Estonia's new nickname, E-stonia, is rooted in their modernized economy and future aspirations. Estonia's economy is considered one of the most liberal in the world. I think Heritage Foundation ranked it as slightly above the United States and below the UK, and if you'd like to send us some economic and technical assistance, I'm sure we - [Laughter]. Thank you.
In Latvia the IMF has noticed that its economic performance has been among the best of the EU accession countries. Its per capita GDP has doubled, compared to 1995. Its GDP was in the lower double digits last year. Lithuania also has been driving ahead successfully, incorporating the lessons of post-communist economic transformation.
These countries, building on their internal success, have earned the standing in NATO and the EU and the WTO and the OSCE, where they are leaders and active formulators of policy. They have not forgotten from whence they came, and they have not taken freedom for granted. They have learned the hard way that freedom is universal, and so they have helped expand the frontiers of freedom in Europe whether in Belarus or Ukraine or support for Georgia or by sending their soldiers to the hard fights in Iraq and Afghanistan. They have repaid our trust in them and support for them many times over, and we are grateful and thankful for this.
They learned, as I said, that national interests must be linked with universal values if it is to be sustainable.
The Baltic states and people should know that as they build their strong institutions at home, and as they finish the job of transformation and fight corruption -- for corruption and dirty money knows no nationality -- as they do all these things and contribute to freedom abroad, that they will never be left alone again, whether threatened by old, new or virtual threats, they will not be left alone.
Their democratic ideals and their democratic success is not a threat to anyone, least of all their great neighbor Russia. The Russians sometimes say that we are trying to surround them, encircle them. But is it not in the best interest of Russia to be "surrounded" by peaceful, prospering democracies? Doesn't Russian history suggest that threats from the west do not come from democracies but from dictatorships and nationalist dictatorships?
The European Union is many things, but a threatening, rapidly nationalistic super state it is not. And although I admire the progress of the Estonian, Latvian and Lithuanian militaries, I do not think we shall soon see the Lithuanian cavalry galloping through Smolensk headed east. [Laughter].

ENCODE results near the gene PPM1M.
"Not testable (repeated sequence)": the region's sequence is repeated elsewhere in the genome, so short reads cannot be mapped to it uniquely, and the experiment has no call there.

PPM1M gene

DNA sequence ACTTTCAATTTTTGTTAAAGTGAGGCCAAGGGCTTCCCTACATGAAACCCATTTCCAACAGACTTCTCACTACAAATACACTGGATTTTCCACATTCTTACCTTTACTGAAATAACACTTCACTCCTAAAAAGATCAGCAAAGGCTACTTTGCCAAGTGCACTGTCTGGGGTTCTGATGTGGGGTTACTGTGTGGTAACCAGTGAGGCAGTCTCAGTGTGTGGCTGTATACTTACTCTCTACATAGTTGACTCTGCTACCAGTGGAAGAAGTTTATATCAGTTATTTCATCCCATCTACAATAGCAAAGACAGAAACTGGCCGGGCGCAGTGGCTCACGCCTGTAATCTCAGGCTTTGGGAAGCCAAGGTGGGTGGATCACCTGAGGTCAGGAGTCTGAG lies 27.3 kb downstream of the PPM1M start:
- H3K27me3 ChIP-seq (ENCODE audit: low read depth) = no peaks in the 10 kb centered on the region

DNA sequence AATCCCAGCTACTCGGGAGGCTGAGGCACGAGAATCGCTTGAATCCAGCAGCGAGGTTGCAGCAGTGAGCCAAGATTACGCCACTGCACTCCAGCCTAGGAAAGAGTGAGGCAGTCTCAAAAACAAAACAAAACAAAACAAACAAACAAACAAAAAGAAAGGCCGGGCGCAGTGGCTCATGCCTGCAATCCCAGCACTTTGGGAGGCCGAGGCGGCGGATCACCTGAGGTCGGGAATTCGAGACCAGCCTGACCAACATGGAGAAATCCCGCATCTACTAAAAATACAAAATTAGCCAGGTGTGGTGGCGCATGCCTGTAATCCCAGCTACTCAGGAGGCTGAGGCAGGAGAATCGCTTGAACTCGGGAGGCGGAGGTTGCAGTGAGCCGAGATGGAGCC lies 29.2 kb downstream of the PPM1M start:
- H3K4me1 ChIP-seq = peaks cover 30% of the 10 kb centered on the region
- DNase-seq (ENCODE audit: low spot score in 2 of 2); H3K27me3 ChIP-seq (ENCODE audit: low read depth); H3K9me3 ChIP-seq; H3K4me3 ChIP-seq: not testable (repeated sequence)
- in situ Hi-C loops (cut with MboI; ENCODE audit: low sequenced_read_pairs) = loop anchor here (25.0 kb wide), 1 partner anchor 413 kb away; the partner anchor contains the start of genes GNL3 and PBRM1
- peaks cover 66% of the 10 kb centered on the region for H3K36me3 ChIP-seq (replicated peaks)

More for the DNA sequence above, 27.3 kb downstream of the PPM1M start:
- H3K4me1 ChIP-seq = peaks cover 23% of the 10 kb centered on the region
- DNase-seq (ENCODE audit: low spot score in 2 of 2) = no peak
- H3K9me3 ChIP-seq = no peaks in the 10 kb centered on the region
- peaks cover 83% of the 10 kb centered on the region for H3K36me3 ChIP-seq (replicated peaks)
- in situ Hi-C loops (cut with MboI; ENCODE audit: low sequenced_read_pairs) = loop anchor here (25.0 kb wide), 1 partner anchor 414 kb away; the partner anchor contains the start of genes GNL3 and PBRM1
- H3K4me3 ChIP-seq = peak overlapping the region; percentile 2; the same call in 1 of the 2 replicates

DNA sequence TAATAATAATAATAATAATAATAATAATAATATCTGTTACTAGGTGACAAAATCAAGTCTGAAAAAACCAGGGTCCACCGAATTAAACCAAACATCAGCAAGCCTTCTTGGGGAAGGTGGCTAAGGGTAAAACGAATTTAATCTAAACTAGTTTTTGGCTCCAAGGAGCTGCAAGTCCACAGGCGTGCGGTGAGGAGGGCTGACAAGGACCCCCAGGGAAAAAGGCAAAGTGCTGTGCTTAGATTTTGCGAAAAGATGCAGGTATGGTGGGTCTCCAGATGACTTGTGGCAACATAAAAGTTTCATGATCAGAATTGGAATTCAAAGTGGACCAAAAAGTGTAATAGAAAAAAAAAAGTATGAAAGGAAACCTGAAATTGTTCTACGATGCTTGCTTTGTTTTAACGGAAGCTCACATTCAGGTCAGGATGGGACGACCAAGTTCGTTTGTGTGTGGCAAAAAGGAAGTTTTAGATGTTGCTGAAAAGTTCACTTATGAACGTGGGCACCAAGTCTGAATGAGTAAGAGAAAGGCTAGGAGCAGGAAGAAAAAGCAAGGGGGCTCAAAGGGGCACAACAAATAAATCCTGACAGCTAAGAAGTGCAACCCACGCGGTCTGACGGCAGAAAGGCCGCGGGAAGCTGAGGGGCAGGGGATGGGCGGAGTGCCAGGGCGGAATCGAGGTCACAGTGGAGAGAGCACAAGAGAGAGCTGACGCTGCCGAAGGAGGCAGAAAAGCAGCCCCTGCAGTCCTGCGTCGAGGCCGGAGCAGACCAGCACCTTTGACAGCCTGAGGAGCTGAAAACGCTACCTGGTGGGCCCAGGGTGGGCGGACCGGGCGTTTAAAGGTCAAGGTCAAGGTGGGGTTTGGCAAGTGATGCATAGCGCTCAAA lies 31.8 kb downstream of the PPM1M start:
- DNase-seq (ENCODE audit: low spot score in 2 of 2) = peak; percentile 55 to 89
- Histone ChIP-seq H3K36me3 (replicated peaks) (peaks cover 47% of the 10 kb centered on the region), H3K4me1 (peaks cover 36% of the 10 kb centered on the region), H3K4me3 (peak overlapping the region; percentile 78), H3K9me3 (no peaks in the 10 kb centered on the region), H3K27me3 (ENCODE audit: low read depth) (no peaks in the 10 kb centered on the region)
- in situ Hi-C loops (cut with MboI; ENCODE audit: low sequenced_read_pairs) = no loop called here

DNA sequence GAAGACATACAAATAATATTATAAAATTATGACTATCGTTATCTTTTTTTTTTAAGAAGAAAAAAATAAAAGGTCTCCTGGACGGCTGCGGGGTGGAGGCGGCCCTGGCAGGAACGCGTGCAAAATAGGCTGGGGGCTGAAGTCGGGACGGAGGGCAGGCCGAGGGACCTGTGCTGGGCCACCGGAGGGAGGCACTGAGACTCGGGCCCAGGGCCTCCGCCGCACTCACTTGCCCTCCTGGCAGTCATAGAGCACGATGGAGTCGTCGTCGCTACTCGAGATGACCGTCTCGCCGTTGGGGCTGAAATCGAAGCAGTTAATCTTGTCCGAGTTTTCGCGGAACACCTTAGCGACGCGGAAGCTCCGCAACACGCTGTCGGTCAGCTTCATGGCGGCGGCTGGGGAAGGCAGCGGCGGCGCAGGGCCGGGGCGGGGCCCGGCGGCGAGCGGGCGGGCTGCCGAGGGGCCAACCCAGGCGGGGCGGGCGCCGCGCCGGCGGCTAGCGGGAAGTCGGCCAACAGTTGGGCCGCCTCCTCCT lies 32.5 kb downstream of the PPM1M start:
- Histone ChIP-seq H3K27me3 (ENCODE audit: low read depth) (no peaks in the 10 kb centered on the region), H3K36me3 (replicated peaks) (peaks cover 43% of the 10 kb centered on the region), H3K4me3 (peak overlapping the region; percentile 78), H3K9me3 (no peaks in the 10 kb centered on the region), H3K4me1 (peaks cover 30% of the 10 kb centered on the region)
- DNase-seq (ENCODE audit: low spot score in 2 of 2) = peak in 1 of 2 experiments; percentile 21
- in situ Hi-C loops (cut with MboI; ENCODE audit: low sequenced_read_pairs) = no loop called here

There are deep and difficult issues in Russia's relations with the Baltic states. Some of them are rooted in different views of history. We all followed with great concern the bitterness with which the war memorial in Estonia played a part. There are many Russians, including many Russians in Estonia, some of them citizens of Estonia, who have strong feelings and believe that the Soviet Army victory over Hitler is a victory to be honored. Those feelings, let us be fair and honest, do have some validity. The Soviet Army did defeat Hitler. Not on its own, but it did. And their courage and tenacity is worth remembering and respecting. And those feelings must be taken into account.
I also hope that Russia and the Russian government will come to understand the feelings of the Baltics as well, which are obviously no less valid and rooted in a very different memory of what happened in 1940 and 1944 and after. But these differences should be discussed in an honest and civilized way. Threats, attacks, sanctions should have no place.
I hope that a generation that grows up in freedom will find a way to address these issues in a different language.
The past is not forgotten, but it need not determine the future. We must keep our eye on the future, on the possibility of a united Europe with the Baltics embedded in it without an asterisk by their name, without brackets around them. And a united Europe working with Russia in common purpose as much as we can.
I hope in 15 years we will see that Europe and that Russian relationship with such a Europe coming into being when we celebrate the 100th anniversary of Baltic-U.S. relations.
In the meantime I will close by saying that we are proud to call these countries our friends and proud that they have learned that national values and universal values are one.
This is the higher realism. This is the American realism. And we have learned it in part from our Baltic friends and are grateful to them as well.